“Thank you in advance for your donations to CCTRP-Sacramento, Saint John’s Program for Real Change,” said D. Mendoza, Correctional Counselor III, CCTRP-Sacramento, “and for contributing to our endeavors in providing a therapeutic and rehabilitative environment for participants.”
Donation bins can be found at the following locations:
- Birkmont Campus (Division of Correctional Policy Research and Internal Oversight, Peace Officer Selection and Employee Development)
- Office of Peace Officer Selection
- Correctional Training Academy
- Instructional Design Unit
For more information, call (916) 453-1487, extension 653.
CDCR files regulations to reform use of restricted housing in the state’s prisons
The California Department of Corrections and Rehabilitation (CDCR) this week filed emergency regulations with the Office of Administrative Law (OAL) to reform its use of Restricted Housing.
The proposed regulations have significant changes, including the reduction in the number of RHU programs from six to three. Additionally, the number of offenses resulting in RHU terms will be reduced from 34 to 19, which means offenses eligible for an RHU term will be only those involving violence or threats of violence, including possession of weapons. Also, there will also be a standardized out of cell time to a minimum of 20 hours per week, as well as increased access to rehabilitative programming opportunities.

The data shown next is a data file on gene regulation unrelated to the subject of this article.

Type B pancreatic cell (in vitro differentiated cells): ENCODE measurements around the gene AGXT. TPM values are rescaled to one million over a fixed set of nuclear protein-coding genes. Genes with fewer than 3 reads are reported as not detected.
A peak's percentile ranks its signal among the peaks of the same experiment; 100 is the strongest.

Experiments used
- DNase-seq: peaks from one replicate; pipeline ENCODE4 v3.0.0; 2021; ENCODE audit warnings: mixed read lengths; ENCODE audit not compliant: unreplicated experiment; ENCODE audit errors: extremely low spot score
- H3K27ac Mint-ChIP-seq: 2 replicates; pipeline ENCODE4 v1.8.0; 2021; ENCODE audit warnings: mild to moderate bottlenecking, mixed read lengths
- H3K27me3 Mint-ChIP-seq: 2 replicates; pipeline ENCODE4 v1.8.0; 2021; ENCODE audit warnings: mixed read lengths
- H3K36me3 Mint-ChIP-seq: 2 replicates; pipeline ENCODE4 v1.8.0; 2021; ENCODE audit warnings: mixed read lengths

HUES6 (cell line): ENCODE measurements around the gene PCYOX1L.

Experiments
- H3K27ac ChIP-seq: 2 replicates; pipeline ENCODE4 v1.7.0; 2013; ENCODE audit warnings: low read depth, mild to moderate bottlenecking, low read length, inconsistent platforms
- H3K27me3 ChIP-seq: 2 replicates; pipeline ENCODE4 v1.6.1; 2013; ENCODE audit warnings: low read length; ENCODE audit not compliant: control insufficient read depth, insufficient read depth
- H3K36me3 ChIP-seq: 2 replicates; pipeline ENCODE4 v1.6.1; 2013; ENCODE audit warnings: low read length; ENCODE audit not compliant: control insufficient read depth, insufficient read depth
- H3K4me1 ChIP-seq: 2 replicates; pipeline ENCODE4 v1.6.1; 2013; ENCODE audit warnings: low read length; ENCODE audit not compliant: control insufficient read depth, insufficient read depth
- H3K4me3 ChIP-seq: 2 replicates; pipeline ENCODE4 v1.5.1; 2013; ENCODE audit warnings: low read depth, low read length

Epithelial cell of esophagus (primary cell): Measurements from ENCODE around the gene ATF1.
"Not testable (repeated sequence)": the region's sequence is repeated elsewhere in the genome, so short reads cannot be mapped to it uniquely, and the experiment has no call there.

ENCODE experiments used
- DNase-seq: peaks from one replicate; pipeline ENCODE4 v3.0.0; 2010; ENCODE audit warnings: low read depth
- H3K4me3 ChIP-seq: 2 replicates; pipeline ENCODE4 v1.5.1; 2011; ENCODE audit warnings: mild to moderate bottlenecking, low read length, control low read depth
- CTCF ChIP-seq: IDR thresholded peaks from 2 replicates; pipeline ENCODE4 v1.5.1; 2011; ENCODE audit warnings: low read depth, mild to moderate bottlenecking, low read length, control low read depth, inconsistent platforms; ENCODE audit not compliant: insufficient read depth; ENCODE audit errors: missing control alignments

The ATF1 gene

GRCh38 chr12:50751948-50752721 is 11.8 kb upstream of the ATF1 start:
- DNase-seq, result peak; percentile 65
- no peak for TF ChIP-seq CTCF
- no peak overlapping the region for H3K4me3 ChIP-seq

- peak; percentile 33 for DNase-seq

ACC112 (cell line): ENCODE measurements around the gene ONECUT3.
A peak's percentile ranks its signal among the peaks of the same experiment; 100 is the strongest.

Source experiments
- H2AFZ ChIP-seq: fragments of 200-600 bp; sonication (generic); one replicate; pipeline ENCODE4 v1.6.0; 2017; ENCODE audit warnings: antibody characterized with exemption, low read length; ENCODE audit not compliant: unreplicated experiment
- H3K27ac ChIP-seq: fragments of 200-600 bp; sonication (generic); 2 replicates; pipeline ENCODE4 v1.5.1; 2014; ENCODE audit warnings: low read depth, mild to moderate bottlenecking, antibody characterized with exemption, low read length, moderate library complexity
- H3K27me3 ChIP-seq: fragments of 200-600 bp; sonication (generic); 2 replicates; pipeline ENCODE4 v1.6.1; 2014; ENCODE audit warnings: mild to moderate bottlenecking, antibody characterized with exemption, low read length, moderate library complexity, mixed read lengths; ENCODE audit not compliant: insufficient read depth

“We are proud to announce a significant step forward in our commitment to reduce the use of restricted housing by proposing common sense changes that maintain public and institution safety, while also continuing to create an environment that focuses and pushes personal support and rehabilitation,” said CDCR Secretary Jeff Macomber.
CMF Prison Palooza 2.0
On Sept. 29, California Medical Facility (CMF) hosted Prison Palooza 2.0, a sequel to the original event held before the pandemic. The gathering brought together staff, community members, and incarcerated people for a day of celebration.
The event featured chalk art, cornhole, horseshoes, and a car/motorcycle show. Program and vendor booths added depth to the experience.
The day’s rhythm was set by multiple bands, including a special performance by Warden (A) Daniel Cueva’s family. Iconic figures Jello Biafra from the Dead Kennedys and Wayne Kramer from MC5 joined incarcerated musicians on stage.
Prison Palooza 2.0 was a testament to CMF’s dedication to inclusivity, celebrating unity through shared moments, and how even in the face of adversity, people can come together to create something special.